day 7

It hardly seems possible that it’s only been a week.  I’m so tired. The weeks devoid of productivity and higher cortical activity as a carefree fourth year have made this a transition a real shock to the system.

I closed on a home. I’m a homeowner. That whole process has been good preparation for feeling overwhelmed and clueless all the time. I know nothing about  ignition systems in modern water heaters, garbage disposal repairs, or smoke detector installation. I don’t even own a ladder. That being said, my neighbors are wonderfully kind. I’ve received fresh home-grown fruit, wine, a dinner invitation, and got to partake in an awesome slip n slide front yard extravaganza with some seriously cute kids.

So, one week. New city. New house. New job. New friends. New neighbors. New responsibilities. Between the nine hour days of online training modules and nightly social commitments, I’ve barely unpacked anything. Perhaps I’ll get it done before residency ends.

Anyhow, what’s most alarming is that we haven’t actually started yet. This is going to be a prolonged season of dependence on grace and embracing humility.

Mad props to those of you who survive residency while being parents or becoming parents. Two of my plants are already barely alive.


God, I cannot possibly do this, so please walk with me and fill in the gaps. Thank you for this beautiful place to live. Help me to use it to welcome those who feel unwelcomed elsewhere. Help me to be mindful of what is significant when my mind and energy level have maxed out. 

a thousand days

I have heard it said that for emergency medicine residents, graduate medical training is roughly one thousand days.

Over the next one thousand days, I will work 80-100 hours per week, care for approximately 10,000 patients, and will hopefully transform from a nervous, brand-spanking-new medical school graduate into a confident, board-certified emergency medicine physician.

Nervous. That’s under-selling it a bit. I am terrified. I have no idea what I’m doing.

I’ve been called doctor a few times now, mostly by proud family members declaring my new credentials to strangers in elevators and such, but it doesn’t sound right.

Who, me?

And that’s kind of what it boils down to: this degree, while hard-earned, does nothing to change who I am. Not in any of the ways that really matter.

I’m the same goofy 30-something who loves her family, dogs, travel, true crime shows, and all things chocolate. I’m still trying to figure out how the heck to strike a balance between all the things I’m supposed to do every day. I’m a woman struggling to find hope and truth, limping along with a bruised faith in search of a meaningful relationship with a loving God. I’m still learning. Just like everyone else.

A thousand days.

There will be tears. There will be laughter. There will be encounters so absurd that people won’t believe me when I tell them what I’ve seen. There will be losses. There will be saves. There will be moments of fear and of courage, of frailty and of strength.  There will be loneliness and camaraderie.  There will be mind-numbing amounts of paperwork and indescribably poignant glimpses into the mysteries of the human experience.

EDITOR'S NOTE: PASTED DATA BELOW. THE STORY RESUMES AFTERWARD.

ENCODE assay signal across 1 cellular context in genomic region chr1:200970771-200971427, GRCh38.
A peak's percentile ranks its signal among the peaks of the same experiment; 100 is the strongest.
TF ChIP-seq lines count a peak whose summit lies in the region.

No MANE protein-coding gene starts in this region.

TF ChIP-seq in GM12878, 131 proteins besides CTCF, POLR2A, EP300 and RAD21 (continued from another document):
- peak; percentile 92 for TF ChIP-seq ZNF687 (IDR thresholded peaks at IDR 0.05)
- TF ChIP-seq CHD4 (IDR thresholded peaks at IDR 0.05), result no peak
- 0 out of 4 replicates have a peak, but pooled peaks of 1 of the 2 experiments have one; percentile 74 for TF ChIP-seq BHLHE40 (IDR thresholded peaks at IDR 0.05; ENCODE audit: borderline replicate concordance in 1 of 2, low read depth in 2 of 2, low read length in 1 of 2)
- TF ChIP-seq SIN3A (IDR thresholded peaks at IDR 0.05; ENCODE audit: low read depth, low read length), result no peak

Ten thousand patients.

How will I help them? How will they help me? How many will I remember? How on earth can I diagnose and treat them successfully when I feel like I can’t remember a tenth of what I’ve learned? Can I possibly be kind and loving toward them all?


God, help me to take it one day at a time. Help me to see each person as you see them, and to show them love, kindness, and compassion. Help me learn. Help me to work hard. Help me make wise decisions. Help me persevere.


day 1


Think death by power point. Sitting still is not a skill commonly possessed by folks drawn to emergency medicine — it seems the first true test of our grit is upon us.

Pictures were taken. TB tests were placed in forearms. Benefits were explained. And in an unexpected and rather ceremonious fashion, we were prayed over and our hands were anointed with oil as a blessing to carry out the healing ministry of Jesus Christ.  (I was taken aback, but not as much as the poor sweet atheist from the northwest, or the fasting Muslim guy who was trying hard not to pass out from hunger/boredom).

But, perhaps most importantly, I have now officially met my comrades — the fellow residents who will be with me in the trenches over the coming three years. And, to my great relief, they all seem to be perfectly likable human beings. I’m sure in the coming weeks and months, we’ll grow into a wonderfully fun, dysfunctional little family.

On a side note — I am, for the moment, without a place to live. My attempts to purchase a home have proven to be more difficult than delivering a breech calf in a rainstorm.  As such, I’m crashing at the home of a very gracious co-intern. While I am excessively grateful for this unmerited hospitality, I do not recommend this arrangement. The importance of liberation from one’s bra at the end of a long day cannot be understated.


God, thank you for the kind people in this program. Help me to be a good friend to the other residents. Help me to be mindful of their needs and to be selflessly supportive and encouraging to them. Help me to be slow to speak and quick to listen. And please, help me secure a place to live.